In Solidarity

Home from Home Hallam looks back on a year of support for a refugee family

Our mission is to act “in solidarity” with our Syrian family. But what does Solidarity mean?

Solidarity means listening…. to the family, to experts; discovering the reality of being a refugee. 

Solidarity means house-hunting, and home-making; putting up curtains, taking down shelves, waiting…for beds to arrive, meters to be read.  Finding the right person in Local Authority, Health and Education services, and establishing rapport.  Negotiating that impenetrable maze, the ‘Benefits System’. Working miracles daily.

Solidarity is setting up a mobile phone contract, involving speaking English AND having Home Office ID – for which we prayed…endlessly!

Solidarity means risking ineptitude, especially on Google Translate – watching as my carefully-worded English sentence becomes incomprehensible gibberish in Arabic – or listening to a child’s description, in halting English, of a trip to the disco – or Tesco?  What did he make of my replies?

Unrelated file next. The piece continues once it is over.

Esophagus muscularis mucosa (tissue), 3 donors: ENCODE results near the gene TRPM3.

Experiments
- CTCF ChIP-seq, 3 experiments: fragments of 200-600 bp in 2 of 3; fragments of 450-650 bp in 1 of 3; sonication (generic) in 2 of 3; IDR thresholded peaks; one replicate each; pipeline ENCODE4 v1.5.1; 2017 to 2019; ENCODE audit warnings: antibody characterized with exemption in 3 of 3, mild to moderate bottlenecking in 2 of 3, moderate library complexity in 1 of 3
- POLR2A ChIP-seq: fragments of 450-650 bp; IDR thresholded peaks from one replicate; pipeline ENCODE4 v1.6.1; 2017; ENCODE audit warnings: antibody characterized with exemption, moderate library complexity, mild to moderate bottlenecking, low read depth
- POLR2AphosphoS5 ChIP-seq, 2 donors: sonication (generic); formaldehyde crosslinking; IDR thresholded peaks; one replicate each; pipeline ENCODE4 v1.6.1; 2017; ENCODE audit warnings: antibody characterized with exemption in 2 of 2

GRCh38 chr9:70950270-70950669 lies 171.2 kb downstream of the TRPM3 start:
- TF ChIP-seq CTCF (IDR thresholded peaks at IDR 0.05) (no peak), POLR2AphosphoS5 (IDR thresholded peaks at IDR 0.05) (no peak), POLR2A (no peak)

Solidarity is chasing unwarranted delays, checking for omissions, oversights, pressing British Gas to return money missing from the family account.

Solidarity is shared exasperation at simple medical resources taking  6 months to materialise, at appointments are changed, again.  It’s reassuring each other, when our comfort zone is miles away – not that we always agree.  Thank God!!

Solidarity is helping children settle and learn, helping parents cope with meetings, job centre visits, language providers.  We literally walk alongside them – or take the tram!

Solidarity is happiness shared:  it’s enjoying Dad’s pride at the rows of vegetables in his new garden, his joy at his son’s English; and mum’s smile, as her disabled daughter moves to our guitar music, while the younger girl laughs, boasting sparkly, dentist-cleaned teeth.

Solidarity tastes like sweet tea, graciously offered, with homemade Syrian cakes.

To quote Charlie Mackesy: “ We have such a long way to go……but look how far we have come”. Kate McCullough ‘Home from Home Hallam’